# Modular Arithmetic

*by Suraj Rampure*

*Last modified: March 21, 2019*

## Motivation

Before diving into any definitions, let’s look at a few motivating examples.

### Example: Parity

*Note: We use the term “parity” to reflect whether a number is odd or even.*

Consider the set of odd numbers and even numbers (where “numbers” here represents the set of integers). We know that every number is either even or odd. Furthermore, when we divide any even number by $2$, the remainder is $0$, and when we divide any odd number by $2$, the remainder is $1$.

In this sense, we can say all odd numbers – for example, $-3, 15, 1, 7, 9$ – are all “equivalent” to $1$, and similarly, we can say all even numbers are “equivalent” to $0$. In this new number system, everything is equivalent to one of $\{0, 1\}$. We can then perform the standard addition and multiplication operations on these numbers:

$\begin{align*} 15 + 22 &\equiv 1 + 0 \equiv 1 \\ 15 \cdot 22 &\equiv 1 \cdot 0 \equiv 0\end{align*}$

*Notice we didn’t use the standard equals sign, but instead used $\equiv$, which means “equivalent”.*

The result under this “equivalence” – either $1$ or $0$ – tells us the parity of the original result (odd or even).

### Example: Clock

Another standard introductory example is the idea of a clock. Suppose you look at an analog clock and it reads $5$, and you want to know what time it will be in $13$ hours. The result you are looking for is $6$, not $18$ – after we pass the value of $11$, we wrap around back to $0$.

On an analog clock, there are really only $12$ numbers: $\{0, 1, 2, 3, 4, 5, 6, 7, 8, 9, 10, 11\}$. Every other number when we are dealing with a clock is equivalent to one of these numbers.

## Formalization

Formally, we say

$a \equiv b \: (\text{mod} \: m)$ if and only if $m | (a - b)$

This reads, $a$ and $b$ are **equivalent (or congruent) modulo** $m$ if and only iff $m$ divides $a - b$ (or equivalently, $b - a$). Another way of thinking about this is $a \equiv b \: (\text{mod} \: m)$ if and only if $a, b$ have the same remainder when divided by $m$. For instance, $18 \equiv 33 \: (\text{mod} \: 5)$, since $33 - 18 = 15$, and $5 | 15$. We can also think of this as $a$ and $b$ differing by a multiple of $m$, i.e. $b = a + mk, k \in \mathbb{Z}$.

Sometimes, context depending, we use “$\text{mod} \: m$” to refer to the modulo operator. $a \: (\text{mod} \: m)$ refers to $r$ in $a = mq + r$, i.e. $a \equiv m\: (\text{mod} \: m)$. (In other words, $a \: (\text{mod} \: m)$ refers to `a % m`

in Python.)

When dealing with numbers $\text{mod} \: m$, all integers can be reduced to one of

$\{0, 1, 2, 3, …, m - 1\}$

**This is the set of all possible remainders when dividing by $m$**.

For example, consider the set of integers $\text{mod} \: 3$. All integers are equivalent to a number in the set $\{0, 1, 2\}$. For instance, under modulo $3$, we have that $33 \equiv 0$ and $11 \equiv 2$.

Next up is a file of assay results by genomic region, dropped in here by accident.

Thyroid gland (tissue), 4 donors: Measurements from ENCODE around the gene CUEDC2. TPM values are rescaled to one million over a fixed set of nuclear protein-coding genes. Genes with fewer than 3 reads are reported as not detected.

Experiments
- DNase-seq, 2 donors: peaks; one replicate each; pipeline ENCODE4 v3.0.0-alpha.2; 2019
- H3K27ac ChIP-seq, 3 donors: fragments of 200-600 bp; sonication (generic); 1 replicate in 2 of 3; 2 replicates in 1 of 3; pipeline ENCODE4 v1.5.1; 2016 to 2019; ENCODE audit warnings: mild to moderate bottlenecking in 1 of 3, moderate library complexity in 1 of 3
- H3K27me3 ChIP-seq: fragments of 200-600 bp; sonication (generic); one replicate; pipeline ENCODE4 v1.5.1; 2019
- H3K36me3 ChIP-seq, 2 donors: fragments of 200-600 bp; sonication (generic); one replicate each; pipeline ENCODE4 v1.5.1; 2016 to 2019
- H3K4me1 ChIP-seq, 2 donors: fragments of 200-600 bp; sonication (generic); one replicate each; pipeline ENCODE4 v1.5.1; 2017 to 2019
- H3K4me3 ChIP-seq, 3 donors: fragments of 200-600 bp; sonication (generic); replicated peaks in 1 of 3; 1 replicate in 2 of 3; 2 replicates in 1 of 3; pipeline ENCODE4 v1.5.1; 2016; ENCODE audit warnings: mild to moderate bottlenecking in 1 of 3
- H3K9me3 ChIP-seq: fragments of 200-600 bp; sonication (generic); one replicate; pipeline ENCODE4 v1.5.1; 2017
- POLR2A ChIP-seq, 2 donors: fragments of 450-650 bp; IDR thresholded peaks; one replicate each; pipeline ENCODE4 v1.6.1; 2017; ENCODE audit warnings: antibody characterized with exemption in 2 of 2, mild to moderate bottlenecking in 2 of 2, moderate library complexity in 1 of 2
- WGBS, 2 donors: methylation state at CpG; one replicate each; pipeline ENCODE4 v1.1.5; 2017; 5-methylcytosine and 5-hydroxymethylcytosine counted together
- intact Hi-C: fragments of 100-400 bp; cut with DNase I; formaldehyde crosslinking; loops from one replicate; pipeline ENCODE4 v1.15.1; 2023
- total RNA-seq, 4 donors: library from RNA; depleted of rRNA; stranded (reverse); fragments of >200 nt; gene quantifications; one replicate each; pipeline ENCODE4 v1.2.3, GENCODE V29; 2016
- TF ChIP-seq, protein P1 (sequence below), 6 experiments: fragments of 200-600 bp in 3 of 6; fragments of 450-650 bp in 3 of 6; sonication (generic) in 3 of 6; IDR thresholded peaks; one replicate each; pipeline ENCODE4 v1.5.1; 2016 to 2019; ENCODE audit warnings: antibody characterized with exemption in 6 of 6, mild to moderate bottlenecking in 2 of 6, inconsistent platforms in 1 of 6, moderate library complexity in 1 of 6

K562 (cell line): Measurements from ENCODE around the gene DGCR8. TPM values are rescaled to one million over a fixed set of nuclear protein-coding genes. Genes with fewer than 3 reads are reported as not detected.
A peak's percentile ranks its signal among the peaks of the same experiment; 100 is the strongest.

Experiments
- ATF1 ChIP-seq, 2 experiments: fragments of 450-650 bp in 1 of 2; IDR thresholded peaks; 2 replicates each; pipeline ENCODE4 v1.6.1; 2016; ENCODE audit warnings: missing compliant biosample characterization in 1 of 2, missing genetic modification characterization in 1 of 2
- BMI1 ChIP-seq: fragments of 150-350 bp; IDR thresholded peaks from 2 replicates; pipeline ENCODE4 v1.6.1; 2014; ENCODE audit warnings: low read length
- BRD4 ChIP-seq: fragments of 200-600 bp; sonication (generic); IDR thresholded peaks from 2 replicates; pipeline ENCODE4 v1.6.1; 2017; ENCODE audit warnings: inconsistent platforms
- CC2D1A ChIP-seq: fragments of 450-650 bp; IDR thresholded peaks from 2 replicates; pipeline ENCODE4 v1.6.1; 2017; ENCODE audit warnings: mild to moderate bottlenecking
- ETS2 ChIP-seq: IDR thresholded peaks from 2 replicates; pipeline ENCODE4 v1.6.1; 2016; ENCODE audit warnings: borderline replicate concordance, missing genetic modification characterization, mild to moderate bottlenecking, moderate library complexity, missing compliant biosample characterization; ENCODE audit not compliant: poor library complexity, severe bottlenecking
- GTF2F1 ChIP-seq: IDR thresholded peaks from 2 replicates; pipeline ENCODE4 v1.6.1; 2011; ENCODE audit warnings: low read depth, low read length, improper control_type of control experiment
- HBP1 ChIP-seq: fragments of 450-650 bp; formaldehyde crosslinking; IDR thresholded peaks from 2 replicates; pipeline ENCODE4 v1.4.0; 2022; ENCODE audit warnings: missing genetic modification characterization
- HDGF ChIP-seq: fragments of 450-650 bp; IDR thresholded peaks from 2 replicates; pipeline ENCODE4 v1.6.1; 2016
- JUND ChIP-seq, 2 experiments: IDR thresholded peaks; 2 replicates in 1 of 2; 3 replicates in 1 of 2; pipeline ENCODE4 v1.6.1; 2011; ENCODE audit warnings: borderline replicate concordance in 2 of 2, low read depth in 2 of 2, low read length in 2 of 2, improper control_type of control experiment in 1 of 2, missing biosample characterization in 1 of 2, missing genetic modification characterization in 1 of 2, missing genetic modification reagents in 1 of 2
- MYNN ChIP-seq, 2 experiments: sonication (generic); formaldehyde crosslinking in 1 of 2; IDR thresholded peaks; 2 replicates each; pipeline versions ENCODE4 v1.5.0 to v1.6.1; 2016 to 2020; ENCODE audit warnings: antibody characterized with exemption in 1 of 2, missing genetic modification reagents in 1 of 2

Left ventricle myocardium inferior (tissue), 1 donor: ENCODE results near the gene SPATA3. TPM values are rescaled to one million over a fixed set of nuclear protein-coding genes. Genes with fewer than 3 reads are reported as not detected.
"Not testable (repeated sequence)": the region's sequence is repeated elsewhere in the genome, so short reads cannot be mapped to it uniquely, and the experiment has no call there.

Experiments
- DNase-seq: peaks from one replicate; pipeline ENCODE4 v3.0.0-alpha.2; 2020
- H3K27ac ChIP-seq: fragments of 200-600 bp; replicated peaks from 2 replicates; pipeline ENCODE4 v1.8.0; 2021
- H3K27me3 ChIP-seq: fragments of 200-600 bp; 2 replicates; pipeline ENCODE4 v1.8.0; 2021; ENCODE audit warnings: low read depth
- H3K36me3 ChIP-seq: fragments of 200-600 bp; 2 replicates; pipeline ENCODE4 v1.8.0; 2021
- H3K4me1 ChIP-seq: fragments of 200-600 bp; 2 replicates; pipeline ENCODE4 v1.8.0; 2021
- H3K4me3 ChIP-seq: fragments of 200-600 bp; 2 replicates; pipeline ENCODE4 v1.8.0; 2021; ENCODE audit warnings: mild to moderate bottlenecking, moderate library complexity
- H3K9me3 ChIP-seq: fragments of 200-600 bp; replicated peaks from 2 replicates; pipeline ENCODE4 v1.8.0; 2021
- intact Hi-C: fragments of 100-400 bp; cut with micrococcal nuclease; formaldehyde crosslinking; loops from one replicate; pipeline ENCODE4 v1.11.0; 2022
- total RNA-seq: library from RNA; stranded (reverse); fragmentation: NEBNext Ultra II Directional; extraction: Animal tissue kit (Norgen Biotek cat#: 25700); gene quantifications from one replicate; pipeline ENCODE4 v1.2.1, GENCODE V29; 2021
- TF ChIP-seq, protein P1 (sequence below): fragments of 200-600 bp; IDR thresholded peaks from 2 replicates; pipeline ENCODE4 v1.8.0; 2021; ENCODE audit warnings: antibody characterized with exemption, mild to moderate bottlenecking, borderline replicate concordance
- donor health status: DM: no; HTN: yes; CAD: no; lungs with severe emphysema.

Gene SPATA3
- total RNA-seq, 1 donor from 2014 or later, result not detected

Suppose that $a \equiv r \: (\text{mod} \: m)$. We can add any integer multiple of $m$ to $a$, and the equivalence still holds, since the remainder when dividing by $m$ doesn’t change:

$\begin{align*} a &= mq + r \\ a + m &= mq + m + r = m(q + 1) + r \end{align*}$

This tells us that we can add (or subtract) any integer multiple of $m$ and the equivalence will still hold true, i.e. $a + km \equiv a \: (\text{mod} \: m)$. Therefore, the following are all equivalent to $a$ in modulo $m$:

$\{ …, a-2m, a-m, a, a + m, a+2m, … \}$

For example, all elements in the following set are equivalent to $3 \: (\text{mod} \: 5)$, and can thus be “reduced” to $3$:

$\{ … ,-12, -7, -2, 3, 8, 13, 18, 23, … \}$

Note, this implies that negative integers also have equivalences in modular arithmetic, e.g. $-12 \equiv 3 \: (\text{mod} \: 5)$.

*Image taken from ias.edu*

## Arithmetic

### Order of Operations – Addition and Multiplication

Suppose we want to simplify $13 + 14 \cdot 6 \: (\text{mod} \: 5)$. We could do the following:

$13 + 14 \cdot 6 \equiv 13 + 84 \equiv 97 \equiv 2 \: (\text{mod} \: 5)$

However, we could also simplify things first:

$13 + 14 \cdot 6 \equiv 3 + 4 \cdot 1 \equiv 7 \: (\text{mod} \: 5) \equiv 2 \: (\text{mod} \: 5)$

or even

$13 + 14 \cdot 6 \equiv -2 + 4 \cdot 1 \equiv 2 \: (\text{mod} \: 5)$

Regardless of the order we simplify things in, the “lowest form” result – i.e. the result in the set $\{0, 1, 2, 3, 4 \}$ – always ends up being the same.

In general, if we have $a \equiv b \: (\text{mod} \: m)$ and $c \equiv d \: (\text{mod} \: m)$, the following hold:

$\boxed{\begin{align*} a + c &\equiv b + d \: (\text{mod} \: m) \\ a \cdot c &\equiv b \cdot d \: (\text{mod} \: m) \end{align*} }$

Let’s prove each of these properties.

#### Addition

If $a \equiv b \: (\text{mod} \: m)$ and $c \equiv d \: (\text{mod} \: m)$, then $b = a + mk_1$ and $d = c + mk_2$.